Mixed Reality-Based Dataset Generation for Learning-Based Scan-to-BIM

Generating as-is 3D Models is constantly explored for various construction management applications. The industry has been dependent on either manual or semi-automated workflows for the Scan-to-BIM process, which is laborious as well as time taking. Recently machine learning has opened avenues to recognize geometrical elements from point clouds but has not been much used because of the insufficient labeled dataset. This study aims to set up a semi-automated workflow to create labeled data sets which can be used to train ML algorithms for element identification purpose. The study proposes an interactive user interface using a gaming engine within a mixed reality environment. A workflow for fusing as-is spatial information with the AR/VR based information is presented in Unity 3D. A user-friendly UI is then developed and integrated with the VR environment to help the user to choose the category of the component by visualization. This results in the generation of an accurate as-is 3D Model, which does not require much computation or time. The intention is to propose a smooth workflow to generate datasets for learning-based methodologies in a streamlined Scan-to-BIM Process. However, this process requires user domain knowledge and input. The dataset can be continuously increased and improved to get automated results later.

Parth Bhadaniya, Varun Kumar Reja, Koshy Varghese

An Augmented Reality-Based Remote Collaboration Platform for Worker Assistance

Remote working and collaboration is important towards helping workplaces to become flexible and productive. The significance of remote working has also been highlighted in the COVID-19 pandemic period in which mobility restrictions were enforced. This paper presents the development of an augmented reality platform, aiming to assist workers in remote collaboration and training. The platform consists of two communicating apps intended to be used by a remote supervisor (located e.g., at home) and an on-site worker, and uses intuitive digital annotations that enrich the physical environment of the workplace, thereby facilitating the execution of on-site tasks. The proposed platform was used and evaluated in user trials, demonstrating its usefulness and virtue by assessing its performance, worker satisfaction and task completion time.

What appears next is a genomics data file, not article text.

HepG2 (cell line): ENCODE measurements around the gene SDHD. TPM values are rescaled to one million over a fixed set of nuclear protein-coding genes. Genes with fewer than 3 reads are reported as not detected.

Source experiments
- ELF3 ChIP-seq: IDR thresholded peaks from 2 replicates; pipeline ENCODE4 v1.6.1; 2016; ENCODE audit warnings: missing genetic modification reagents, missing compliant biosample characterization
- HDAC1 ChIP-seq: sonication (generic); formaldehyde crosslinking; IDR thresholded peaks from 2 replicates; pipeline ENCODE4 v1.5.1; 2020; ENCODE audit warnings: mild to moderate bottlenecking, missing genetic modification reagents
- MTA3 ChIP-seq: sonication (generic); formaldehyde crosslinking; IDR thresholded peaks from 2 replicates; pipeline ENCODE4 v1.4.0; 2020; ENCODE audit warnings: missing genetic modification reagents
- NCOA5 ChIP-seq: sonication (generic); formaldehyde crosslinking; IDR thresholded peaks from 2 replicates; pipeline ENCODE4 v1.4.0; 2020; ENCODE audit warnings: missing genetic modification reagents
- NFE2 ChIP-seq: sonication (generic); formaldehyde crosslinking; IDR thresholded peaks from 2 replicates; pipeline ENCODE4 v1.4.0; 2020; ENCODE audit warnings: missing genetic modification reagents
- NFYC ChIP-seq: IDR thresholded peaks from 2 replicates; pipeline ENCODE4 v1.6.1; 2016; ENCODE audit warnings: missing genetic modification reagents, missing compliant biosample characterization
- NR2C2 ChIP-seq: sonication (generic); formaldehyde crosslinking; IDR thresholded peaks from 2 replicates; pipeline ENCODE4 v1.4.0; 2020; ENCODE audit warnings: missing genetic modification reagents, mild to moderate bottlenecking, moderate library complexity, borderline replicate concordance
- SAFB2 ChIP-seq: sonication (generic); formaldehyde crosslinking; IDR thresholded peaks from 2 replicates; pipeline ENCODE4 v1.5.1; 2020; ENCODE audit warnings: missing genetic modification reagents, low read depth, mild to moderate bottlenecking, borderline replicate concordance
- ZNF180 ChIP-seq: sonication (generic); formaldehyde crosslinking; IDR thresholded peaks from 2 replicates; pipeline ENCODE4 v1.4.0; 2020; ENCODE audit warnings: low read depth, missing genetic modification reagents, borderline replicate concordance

Georgios Chantziaras, Andreas Triantafyllidis, Aristotelis Papaprodromou, Ioannis Chatzikonstantinou, Dimitrios Giakoumis, Athanasios Tsakiris, Konstantinos Votis, Dimitrios Tzovaras

Demand Flexibility Estimation Based on Habitual Behaviour and Motif Detection

Nowadays the demand for energy is becoming higher and higher, and as the share of power supply from renewable sources of energy (RES) begins to rise, exacerbating the problem of load balancing, the need for smart grid management is becoming more urgent. One of such is the demand response technique (DR), which allows operators to make a better distribution of power energy by reducing or shifting electricity usage, thereby improving the overall grid performance and simultaneously rewarding consumers, who play one of the most significant roles at DR. In order for the DR to operate properly, it is essential to know the demand flexibility of each consumer. This paper provides a new approach to determining residential demand flexibility by identifying daily habitual behaviour of each separate house, and observing flexibility motifs in aggregate residential electricity consumption. The proposed method uses both supervised and unsupervised machine learning methods and by combining them acquires the ability to adapt to any new environment. Several tests of this method have been carried out on various datasets, as well as its experimental application in real home installations. Tests were performed both on historical data and in conditions close to real time, with the ability to partially predict Flexibility.

George Pavlidis, Apostolos C. Tsolakis, Dimosthenis Ioannidis, Dimitrios Tzovaras